Yet another casualty of the COVID-19 pandemic may be the clinical training that’s so essential for America’s future nurses and doctors.
As university campuses close and disease prevention efforts intensify, hospitals, nursing homes and other health care venues in California and nationally are canceling clinical rotations for student nurses — and, in some cases, medical students. The rationale is to protect both students and patients from getting sick and to reserve personal protective equipment, including masks, that may be in short supply.
But medical educators worry the students won’t get the hours of direct patient care experience required to graduate on time, slowing the pipeline of new health care professionals precisely at a time when the country may need them most.
“We are in unprecedented times,” said Dr. John Prescott, chief academic officer of the Association of American Medical Colleges. “Medical education hasn’t faced anything quite like this since the beginning of the second World War.”
The risk that hospitals and other health care facilities fear was underscored this month when an instructor was diagnosed with COVID-19 after bringing a group of nursing students to the Kirkland, Washington, nursing home where at least 63 residents have been stricken by the illness — 29 of them fatally, as of Monday afternoon. Those students are now in self-quarantine.
On March 5, Kaiser Permanente requested that nursing schools temporarily discontinue student clinical rotations in its 21 medical centers in Northern California. (Kaiser Health News, which produces California Healthline, is an editorially independent program of the foundation.) “We are in a dynamic situation and our highest priority is ensuring the safety of KP members, staff and students participating in clinical training,” a Kaiser Permanente executive wrote in an email to the nursing schools obtained by KHN.
A spokeswoman for the health system, which serves 4.4 million Northern Californians, confirmed the cancellations.
Two other large hospital chains in California, Adventist Health and Dignity Health, soon followed suit.
As a result, the nursing schools at the University of California-Davis and Samuel Merritt University have had to scramble to find new clinical training opportunities for dozens of students. Some landed at the University of California-Davis’ medical center or clinics and others at Veterans Affairs hospitals.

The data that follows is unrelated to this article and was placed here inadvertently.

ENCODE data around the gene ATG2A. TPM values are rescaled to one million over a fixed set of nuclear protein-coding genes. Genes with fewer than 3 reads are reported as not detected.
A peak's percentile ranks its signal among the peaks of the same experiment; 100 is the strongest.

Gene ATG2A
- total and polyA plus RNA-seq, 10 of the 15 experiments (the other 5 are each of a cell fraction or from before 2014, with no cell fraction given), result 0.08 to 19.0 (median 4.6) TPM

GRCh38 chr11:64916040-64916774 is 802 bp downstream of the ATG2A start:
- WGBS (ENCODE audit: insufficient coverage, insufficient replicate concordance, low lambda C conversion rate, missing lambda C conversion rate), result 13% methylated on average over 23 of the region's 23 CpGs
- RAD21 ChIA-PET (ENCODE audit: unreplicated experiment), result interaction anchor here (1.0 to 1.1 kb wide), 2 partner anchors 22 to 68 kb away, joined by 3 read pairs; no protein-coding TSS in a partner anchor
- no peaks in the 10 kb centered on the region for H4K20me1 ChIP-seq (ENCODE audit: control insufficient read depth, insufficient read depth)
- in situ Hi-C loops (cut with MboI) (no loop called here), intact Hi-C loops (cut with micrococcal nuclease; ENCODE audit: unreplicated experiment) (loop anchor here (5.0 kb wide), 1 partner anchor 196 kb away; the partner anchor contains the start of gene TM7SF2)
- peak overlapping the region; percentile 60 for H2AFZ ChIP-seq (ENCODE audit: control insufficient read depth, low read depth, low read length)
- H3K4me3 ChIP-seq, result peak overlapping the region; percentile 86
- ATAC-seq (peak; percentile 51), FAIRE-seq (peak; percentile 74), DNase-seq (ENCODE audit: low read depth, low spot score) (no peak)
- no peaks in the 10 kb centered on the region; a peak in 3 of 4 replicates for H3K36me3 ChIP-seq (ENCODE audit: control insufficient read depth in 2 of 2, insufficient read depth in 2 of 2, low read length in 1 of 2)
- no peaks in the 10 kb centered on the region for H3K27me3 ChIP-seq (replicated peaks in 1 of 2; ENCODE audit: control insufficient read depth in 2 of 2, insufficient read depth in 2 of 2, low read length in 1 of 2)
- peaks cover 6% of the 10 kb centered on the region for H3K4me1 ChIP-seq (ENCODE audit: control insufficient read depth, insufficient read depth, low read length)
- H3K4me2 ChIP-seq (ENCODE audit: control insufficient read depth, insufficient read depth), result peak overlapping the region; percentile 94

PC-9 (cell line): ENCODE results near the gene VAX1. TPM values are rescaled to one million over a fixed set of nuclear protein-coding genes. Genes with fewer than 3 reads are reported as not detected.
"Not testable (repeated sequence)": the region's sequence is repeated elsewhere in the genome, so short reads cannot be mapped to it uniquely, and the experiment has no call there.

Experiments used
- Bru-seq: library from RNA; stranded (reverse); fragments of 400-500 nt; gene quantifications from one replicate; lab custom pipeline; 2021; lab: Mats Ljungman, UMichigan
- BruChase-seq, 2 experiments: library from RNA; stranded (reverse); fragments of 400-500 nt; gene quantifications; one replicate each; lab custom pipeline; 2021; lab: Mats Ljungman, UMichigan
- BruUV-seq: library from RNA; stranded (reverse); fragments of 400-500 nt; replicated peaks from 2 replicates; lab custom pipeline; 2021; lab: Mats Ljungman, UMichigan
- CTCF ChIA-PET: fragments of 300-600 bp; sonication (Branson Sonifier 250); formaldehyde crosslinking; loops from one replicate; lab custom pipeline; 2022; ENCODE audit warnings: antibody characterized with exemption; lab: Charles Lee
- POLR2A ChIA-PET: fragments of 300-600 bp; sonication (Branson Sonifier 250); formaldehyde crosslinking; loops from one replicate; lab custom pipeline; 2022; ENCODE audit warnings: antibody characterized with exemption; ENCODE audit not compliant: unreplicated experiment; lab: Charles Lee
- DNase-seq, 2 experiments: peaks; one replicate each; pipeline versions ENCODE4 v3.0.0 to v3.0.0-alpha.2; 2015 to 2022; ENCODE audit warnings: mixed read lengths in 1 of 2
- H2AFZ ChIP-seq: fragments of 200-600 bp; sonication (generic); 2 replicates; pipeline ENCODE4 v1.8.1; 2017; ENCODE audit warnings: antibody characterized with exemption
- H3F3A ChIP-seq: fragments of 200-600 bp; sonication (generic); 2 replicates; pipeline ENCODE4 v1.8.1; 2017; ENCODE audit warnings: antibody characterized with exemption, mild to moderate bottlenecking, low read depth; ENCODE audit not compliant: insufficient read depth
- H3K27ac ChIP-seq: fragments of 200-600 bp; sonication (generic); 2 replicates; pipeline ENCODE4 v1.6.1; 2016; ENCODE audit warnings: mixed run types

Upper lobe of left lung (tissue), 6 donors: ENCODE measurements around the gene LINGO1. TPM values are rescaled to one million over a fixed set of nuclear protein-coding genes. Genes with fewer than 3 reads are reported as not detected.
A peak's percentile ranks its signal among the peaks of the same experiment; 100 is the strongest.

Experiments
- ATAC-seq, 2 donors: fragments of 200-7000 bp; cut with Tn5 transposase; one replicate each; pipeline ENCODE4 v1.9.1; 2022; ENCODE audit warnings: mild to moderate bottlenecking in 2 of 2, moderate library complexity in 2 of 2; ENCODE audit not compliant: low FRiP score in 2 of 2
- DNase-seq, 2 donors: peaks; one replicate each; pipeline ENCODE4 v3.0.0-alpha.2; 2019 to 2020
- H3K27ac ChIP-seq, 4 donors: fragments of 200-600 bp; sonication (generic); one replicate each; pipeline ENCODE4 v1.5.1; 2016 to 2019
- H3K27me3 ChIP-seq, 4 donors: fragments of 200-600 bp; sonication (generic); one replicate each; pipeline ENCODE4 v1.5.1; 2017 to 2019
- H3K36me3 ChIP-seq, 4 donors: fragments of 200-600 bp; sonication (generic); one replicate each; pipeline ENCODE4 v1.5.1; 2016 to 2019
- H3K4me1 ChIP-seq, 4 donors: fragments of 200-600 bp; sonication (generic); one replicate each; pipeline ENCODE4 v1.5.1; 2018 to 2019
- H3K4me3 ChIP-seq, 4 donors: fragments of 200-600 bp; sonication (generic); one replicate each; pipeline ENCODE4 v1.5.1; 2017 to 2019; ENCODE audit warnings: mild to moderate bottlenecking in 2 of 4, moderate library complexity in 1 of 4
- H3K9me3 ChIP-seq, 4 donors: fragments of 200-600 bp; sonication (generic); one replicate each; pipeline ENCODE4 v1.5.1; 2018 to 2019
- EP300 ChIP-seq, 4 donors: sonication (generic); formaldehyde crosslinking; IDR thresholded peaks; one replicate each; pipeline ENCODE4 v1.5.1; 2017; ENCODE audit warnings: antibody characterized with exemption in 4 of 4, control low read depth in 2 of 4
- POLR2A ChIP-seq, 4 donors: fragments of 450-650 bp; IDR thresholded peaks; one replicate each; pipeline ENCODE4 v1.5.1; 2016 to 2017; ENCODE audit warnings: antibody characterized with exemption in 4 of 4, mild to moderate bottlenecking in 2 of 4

Nursing education leaders in California appealed to the state’s Board of Registered Nursing on Thursday to ease the number of on-site clinical hours required for student nurses to graduate and allow them to learn from simulations instead.
State law requires nursing students to receive 75% of their clinical training in health care settings such as hospitals or nursing homes approved by the board; only 25% can be completed using simulations, such as computerized mannequins. The educators, in a letter to the board, requested that students be allowed to do 50% of their training through simulation.
“Many schools in California are experiencing serious clinical displacement. The effects of the lost clinical hours will be devastating to the students we serve,” more than 60 officials from community colleges and nurse training programs around the state said in the letter.
As of Monday, Board of Registered Nursing officials had not responded to a request for comment.
Even before the COVID-19 pandemic, some private nursing schools had pressed state regulators to allow more simulation training, arguing it has advanced to the point where it can be as effective as training in a hospital or clinic.
The move to cancel clinical training is the opposite of what happened during the 1918 flu pandemic, when student nurses were called to hospitals to care for patients. Some fell sick and died along with those in their care.
Most hospitals have not canceled clinical rotations for doctors-in-training, but some have, and Prescott, of the Association of American Medical Colleges, said more may do so in the coming weeks.
On Thursday, the University of Arkansas for Medical Sciences asked all its students to immediately leave their clinical rotations to prevent the spread of COVID-19. The University of North Carolina School of Medicine canceled clinical rotations for visiting students from other medical schools from March 30 to April 24.
The University of Pennsylvania has suspended clinical rotations for some medical students, as has the University of Minnesota. SUNY Downstate College of Medicine also suspended emergency room rotations for its medical students.
Some teaching hospitals have banned medical students from emergency and intensive care units while allowing them elsewhere in their facilities.
For medical students in the University of California system, clinical training continues for now, but they’ve been directed to avoid contact with suspected or confirmed COVID-19 patients, as have medical students across the nation.
One Baltimore nursing student learned Friday that her psychiatric nursing rotation had been canceled for at least two weeks. She must complete more than 100 more clinical hours before graduation in May and has no idea whether her school, the University of Maryland, would be able to quickly find her a new placement.
“I understand why they did it, for the precaution and the liability,” said the 26-year-old, who asked that her name not be used to protect her future career prospects. “But I had eight shifts scheduled in those two weeks. I’m in a kind of panic mode, worried I’m not going to finish in time for graduation.”